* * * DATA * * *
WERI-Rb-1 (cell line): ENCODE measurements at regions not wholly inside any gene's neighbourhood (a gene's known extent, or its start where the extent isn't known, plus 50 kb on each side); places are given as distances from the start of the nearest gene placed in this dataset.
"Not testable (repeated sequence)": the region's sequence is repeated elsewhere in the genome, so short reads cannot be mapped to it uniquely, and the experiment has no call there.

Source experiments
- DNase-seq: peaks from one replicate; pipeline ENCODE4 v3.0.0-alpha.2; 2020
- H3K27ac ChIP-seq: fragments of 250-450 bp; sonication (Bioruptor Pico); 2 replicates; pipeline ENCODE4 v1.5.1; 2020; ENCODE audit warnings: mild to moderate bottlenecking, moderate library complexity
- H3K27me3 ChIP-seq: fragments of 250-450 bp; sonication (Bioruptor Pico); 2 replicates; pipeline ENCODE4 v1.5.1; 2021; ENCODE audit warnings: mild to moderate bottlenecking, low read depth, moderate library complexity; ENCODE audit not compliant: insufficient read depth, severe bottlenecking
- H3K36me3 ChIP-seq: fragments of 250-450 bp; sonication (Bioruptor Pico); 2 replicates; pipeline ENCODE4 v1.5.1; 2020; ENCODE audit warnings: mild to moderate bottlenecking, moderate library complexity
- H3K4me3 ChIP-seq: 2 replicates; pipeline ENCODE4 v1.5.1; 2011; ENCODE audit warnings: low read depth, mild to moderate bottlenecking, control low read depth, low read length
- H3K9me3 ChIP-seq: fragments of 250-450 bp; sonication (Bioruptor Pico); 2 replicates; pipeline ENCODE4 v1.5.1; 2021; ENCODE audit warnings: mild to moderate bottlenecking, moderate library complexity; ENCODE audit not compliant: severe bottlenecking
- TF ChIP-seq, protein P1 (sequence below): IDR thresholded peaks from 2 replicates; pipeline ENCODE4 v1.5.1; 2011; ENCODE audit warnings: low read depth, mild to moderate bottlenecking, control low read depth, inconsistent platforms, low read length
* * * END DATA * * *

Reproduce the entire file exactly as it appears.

WERI-Rb-1 (cell line): ENCODE measurements at regions not wholly inside any gene's neighbourhood (a gene's known extent, or its start where the extent isn't known, plus 50 kb on each side); places are given as distances from the start of the nearest gene placed in this dataset.
"Not testable (repeated sequence)": the region's sequence is repeated elsewhere in the genome, so short reads cannot be mapped to it uniquely, and the experiment has no call there.

Source experiments
- DNase-seq: peaks from one replicate; pipeline ENCODE4 v3.0.0-alpha.2; 2020
- H3K27ac ChIP-seq: fragments of 250-450 bp; sonication (Bioruptor Pico); 2 replicates; pipeline ENCODE4 v1.5.1; 2020; ENCODE audit warnings: mild to moderate bottlenecking, moderate library complexity
- H3K27me3 ChIP-seq: fragments of 250-450 bp; sonication (Bioruptor Pico); 2 replicates; pipeline ENCODE4 v1.5.1; 2021; ENCODE audit warnings: mild to moderate bottlenecking, low read depth, moderate library complexity; ENCODE audit not compliant: insufficient read depth, severe bottlenecking
- H3K36me3 ChIP-seq: fragments of 250-450 bp; sonication (Bioruptor Pico); 2 replicates; pipeline ENCODE4 v1.5.1; 2020; ENCODE audit warnings: mild to moderate bottlenecking, moderate library complexity
- H3K4me3 ChIP-seq: 2 replicates; pipeline ENCODE4 v1.5.1; 2011; ENCODE audit warnings: low read depth, mild to moderate bottlenecking, control low read depth, low read length
- H3K9me3 ChIP-seq: fragments of 250-450 bp; sonication (Bioruptor Pico); 2 replicates; pipeline ENCODE4 v1.5.1; 2021; ENCODE audit warnings: mild to moderate bottlenecking, moderate library complexity; ENCODE audit not compliant: severe bottlenecking
- TF ChIP-seq, protein P1 (sequence below): IDR thresholded peaks from 2 replicates; pipeline ENCODE4 v1.5.1; 2011; ENCODE audit warnings: low read depth, mild to moderate bottlenecking, control low read depth, inconsistent platforms, low read length